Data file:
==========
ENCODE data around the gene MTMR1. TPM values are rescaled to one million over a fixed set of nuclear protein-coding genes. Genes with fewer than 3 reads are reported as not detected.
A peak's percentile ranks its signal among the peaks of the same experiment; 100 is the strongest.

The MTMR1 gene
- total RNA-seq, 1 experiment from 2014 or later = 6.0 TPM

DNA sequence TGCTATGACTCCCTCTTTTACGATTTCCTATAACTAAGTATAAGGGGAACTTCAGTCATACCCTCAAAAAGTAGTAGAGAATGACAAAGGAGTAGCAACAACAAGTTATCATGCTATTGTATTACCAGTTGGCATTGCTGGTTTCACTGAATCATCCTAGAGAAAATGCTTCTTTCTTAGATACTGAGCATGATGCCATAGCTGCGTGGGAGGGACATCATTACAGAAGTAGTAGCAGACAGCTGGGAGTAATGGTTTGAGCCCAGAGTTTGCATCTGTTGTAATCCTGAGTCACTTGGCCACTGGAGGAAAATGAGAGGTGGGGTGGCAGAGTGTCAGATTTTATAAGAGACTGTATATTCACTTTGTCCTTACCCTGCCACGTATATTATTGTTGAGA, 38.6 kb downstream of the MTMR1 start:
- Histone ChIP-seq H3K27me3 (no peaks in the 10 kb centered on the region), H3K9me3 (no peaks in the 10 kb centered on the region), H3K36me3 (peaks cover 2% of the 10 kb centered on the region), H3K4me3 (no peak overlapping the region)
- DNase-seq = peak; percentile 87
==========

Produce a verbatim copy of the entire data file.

ENCODE data around the gene MTMR1. TPM values are rescaled to one million over a fixed set of nuclear protein-coding genes. Genes with fewer than 3 reads are reported as not detected.
A peak's percentile ranks its signal among the peaks of the same experiment; 100 is the strongest.

The MTMR1 gene
- total RNA-seq, 1 experiment from 2014 or later = 6.0 TPM

DNA sequence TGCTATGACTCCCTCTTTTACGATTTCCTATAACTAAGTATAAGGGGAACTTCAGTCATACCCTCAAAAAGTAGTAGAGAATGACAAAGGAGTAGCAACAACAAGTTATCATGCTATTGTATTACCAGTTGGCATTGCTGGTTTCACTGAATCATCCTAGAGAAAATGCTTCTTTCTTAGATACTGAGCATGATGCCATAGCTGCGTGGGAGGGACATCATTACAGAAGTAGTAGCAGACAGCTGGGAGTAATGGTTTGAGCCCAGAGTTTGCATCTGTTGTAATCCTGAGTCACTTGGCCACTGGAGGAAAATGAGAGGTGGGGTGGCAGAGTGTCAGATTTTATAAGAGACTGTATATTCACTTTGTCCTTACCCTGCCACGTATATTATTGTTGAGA, 38.6 kb downstream of the MTMR1 start:
- Histone ChIP-seq H3K27me3 (no peaks in the 10 kb centered on the region), H3K9me3 (no peaks in the 10 kb centered on the region), H3K36me3 (peaks cover 2% of the 10 kb centered on the region), H3K4me3 (no peak overlapping the region)
- DNase-seq = peak; percentile 87